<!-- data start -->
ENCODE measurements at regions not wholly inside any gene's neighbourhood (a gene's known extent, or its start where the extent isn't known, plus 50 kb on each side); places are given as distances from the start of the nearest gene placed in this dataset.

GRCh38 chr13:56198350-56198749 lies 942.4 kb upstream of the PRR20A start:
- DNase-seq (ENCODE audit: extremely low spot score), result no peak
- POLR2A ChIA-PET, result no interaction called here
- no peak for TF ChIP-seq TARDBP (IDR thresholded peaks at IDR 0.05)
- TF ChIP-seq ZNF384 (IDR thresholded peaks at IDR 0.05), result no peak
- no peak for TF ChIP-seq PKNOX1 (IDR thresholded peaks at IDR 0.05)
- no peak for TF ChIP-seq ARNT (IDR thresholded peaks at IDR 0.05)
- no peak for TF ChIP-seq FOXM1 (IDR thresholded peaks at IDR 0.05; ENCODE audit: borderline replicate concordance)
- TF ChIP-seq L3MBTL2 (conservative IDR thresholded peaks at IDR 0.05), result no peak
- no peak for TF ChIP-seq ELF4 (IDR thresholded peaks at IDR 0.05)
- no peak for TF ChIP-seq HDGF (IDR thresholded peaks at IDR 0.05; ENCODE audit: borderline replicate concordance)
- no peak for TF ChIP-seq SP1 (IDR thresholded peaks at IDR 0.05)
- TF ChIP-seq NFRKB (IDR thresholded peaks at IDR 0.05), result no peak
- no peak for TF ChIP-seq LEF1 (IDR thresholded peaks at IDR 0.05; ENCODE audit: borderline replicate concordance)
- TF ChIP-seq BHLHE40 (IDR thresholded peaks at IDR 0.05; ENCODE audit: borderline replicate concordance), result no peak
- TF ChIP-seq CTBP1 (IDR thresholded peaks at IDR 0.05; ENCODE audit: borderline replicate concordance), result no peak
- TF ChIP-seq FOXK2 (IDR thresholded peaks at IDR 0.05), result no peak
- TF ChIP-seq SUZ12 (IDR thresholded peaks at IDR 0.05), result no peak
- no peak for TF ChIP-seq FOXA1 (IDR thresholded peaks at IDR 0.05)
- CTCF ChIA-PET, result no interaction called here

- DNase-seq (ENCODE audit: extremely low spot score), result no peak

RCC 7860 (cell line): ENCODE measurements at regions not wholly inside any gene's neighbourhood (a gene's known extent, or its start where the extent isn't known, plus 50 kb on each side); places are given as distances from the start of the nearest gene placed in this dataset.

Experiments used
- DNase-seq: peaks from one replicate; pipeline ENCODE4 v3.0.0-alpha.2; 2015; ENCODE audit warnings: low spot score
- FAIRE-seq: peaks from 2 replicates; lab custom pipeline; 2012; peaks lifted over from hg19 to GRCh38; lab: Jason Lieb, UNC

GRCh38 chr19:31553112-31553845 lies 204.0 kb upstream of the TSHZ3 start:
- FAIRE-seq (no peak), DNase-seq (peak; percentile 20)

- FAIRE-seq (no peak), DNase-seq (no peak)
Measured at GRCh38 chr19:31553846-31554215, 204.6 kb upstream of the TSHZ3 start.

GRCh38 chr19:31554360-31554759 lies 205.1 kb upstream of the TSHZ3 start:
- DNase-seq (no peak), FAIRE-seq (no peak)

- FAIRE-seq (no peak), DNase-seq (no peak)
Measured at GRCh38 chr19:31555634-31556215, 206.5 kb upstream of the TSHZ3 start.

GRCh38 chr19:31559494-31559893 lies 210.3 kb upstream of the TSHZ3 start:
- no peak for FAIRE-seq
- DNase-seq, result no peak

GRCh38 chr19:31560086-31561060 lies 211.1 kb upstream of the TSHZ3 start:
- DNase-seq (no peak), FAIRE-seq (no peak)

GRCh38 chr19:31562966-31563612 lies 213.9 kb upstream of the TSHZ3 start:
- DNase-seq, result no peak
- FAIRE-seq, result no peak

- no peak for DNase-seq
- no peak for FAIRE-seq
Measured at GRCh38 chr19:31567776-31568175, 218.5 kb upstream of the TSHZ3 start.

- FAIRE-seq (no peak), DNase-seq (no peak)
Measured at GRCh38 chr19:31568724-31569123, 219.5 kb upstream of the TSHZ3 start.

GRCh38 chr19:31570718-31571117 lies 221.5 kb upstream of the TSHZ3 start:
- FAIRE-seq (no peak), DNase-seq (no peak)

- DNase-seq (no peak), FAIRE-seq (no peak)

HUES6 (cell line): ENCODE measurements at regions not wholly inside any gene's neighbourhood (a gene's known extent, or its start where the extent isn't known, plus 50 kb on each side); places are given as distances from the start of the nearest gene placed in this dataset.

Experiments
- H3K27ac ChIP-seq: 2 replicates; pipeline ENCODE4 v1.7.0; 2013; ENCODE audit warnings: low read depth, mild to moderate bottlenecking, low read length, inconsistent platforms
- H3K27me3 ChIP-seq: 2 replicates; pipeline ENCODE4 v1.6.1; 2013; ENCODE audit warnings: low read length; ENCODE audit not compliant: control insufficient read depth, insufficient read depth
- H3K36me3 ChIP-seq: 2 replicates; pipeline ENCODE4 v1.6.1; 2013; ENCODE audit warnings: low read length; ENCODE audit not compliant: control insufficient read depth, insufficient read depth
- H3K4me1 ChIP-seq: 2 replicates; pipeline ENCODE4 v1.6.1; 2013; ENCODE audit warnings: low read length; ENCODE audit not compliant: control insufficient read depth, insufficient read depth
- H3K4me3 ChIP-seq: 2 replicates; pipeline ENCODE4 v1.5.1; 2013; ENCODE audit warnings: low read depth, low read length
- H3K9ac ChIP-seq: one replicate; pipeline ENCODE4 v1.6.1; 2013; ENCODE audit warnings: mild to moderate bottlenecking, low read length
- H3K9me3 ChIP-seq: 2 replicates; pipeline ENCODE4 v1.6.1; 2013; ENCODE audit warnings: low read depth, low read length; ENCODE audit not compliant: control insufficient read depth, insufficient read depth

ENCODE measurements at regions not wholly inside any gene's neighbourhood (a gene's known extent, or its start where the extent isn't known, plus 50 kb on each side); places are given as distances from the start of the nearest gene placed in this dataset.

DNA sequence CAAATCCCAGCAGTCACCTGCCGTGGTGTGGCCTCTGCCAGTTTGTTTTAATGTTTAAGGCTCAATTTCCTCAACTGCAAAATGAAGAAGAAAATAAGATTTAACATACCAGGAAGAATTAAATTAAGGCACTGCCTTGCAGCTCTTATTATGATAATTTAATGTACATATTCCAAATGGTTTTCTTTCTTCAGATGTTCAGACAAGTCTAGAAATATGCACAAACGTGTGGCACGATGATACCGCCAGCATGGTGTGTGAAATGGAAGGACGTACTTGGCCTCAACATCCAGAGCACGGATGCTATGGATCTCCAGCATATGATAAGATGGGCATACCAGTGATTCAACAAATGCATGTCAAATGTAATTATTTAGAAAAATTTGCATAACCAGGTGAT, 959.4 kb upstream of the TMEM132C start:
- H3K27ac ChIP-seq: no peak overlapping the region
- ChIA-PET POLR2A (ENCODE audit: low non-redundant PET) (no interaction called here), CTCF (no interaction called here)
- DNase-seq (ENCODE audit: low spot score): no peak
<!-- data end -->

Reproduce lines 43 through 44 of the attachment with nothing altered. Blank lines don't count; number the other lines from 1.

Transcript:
- no peak for DNase-seq
- no peak for FAIRE-seq